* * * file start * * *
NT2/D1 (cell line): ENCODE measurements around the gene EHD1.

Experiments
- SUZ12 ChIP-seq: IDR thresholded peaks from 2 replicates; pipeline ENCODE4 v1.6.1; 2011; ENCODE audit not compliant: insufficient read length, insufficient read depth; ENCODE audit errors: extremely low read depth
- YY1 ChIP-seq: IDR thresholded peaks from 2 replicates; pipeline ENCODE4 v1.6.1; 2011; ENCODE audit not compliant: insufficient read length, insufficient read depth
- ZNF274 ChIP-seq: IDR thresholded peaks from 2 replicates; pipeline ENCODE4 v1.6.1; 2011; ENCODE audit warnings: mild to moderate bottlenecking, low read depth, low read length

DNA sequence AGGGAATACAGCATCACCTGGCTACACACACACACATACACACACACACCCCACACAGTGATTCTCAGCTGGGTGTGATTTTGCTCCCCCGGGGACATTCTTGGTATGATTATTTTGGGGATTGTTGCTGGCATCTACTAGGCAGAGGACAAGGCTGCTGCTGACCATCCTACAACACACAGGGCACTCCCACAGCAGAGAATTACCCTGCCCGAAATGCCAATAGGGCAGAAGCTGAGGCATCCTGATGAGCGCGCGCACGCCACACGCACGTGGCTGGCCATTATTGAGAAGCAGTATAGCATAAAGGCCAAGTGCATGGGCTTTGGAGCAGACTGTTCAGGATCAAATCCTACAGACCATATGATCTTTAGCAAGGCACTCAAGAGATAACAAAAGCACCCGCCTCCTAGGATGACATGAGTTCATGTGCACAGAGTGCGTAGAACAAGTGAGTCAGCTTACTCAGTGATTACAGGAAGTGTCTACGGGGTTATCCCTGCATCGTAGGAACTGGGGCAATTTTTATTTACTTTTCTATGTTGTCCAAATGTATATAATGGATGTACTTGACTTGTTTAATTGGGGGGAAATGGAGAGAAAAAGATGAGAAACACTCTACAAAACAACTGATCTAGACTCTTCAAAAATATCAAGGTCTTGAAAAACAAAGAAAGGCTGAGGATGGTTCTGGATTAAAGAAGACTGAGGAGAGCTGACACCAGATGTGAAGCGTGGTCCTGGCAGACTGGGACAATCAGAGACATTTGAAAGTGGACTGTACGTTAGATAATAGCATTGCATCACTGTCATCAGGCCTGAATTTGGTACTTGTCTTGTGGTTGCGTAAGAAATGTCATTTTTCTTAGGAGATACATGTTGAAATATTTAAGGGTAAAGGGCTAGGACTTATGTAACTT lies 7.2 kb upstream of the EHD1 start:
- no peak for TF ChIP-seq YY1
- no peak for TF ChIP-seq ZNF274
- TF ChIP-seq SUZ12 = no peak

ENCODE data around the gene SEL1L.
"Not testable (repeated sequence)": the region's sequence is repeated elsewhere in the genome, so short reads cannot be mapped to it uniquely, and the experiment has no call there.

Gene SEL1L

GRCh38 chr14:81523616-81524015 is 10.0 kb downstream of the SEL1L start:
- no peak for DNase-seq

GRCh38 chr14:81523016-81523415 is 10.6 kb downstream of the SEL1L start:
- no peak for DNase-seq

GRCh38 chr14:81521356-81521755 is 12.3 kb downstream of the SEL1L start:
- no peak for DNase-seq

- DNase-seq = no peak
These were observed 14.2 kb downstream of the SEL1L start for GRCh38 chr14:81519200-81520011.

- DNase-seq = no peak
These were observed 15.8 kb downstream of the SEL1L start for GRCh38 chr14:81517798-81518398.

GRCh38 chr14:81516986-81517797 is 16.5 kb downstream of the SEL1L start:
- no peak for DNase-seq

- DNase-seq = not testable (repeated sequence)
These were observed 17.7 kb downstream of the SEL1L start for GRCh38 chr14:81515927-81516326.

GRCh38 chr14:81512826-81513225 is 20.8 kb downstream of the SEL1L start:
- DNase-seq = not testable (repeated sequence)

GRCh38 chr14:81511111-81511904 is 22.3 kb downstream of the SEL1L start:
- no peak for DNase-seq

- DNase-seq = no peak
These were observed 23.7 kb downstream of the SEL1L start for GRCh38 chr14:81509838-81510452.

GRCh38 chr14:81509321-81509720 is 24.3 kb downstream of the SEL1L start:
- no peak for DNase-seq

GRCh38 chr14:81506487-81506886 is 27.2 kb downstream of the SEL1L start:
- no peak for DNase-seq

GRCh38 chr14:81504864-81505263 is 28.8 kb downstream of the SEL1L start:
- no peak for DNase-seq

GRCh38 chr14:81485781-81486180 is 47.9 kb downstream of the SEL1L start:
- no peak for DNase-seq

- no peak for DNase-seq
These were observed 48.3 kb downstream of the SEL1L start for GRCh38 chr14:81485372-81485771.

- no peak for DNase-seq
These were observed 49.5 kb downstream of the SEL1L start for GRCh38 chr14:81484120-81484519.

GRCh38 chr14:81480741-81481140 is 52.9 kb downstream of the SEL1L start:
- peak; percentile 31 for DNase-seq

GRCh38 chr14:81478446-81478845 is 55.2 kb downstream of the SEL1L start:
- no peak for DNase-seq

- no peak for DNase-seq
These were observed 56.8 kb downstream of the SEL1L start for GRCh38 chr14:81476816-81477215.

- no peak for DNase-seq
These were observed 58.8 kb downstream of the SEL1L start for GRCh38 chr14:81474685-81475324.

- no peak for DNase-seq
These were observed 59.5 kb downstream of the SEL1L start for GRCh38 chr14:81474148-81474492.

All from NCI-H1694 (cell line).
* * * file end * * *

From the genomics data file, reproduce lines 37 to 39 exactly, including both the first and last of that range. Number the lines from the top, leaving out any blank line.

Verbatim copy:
GRCh38 chr14:81504864-81505263 is 28.8 kb downstream of the SEL1L start:
- no peak for DNase-seq

GRCh38 chr14:81485781-81486180 is 47.9 kb downstream of the SEL1L start: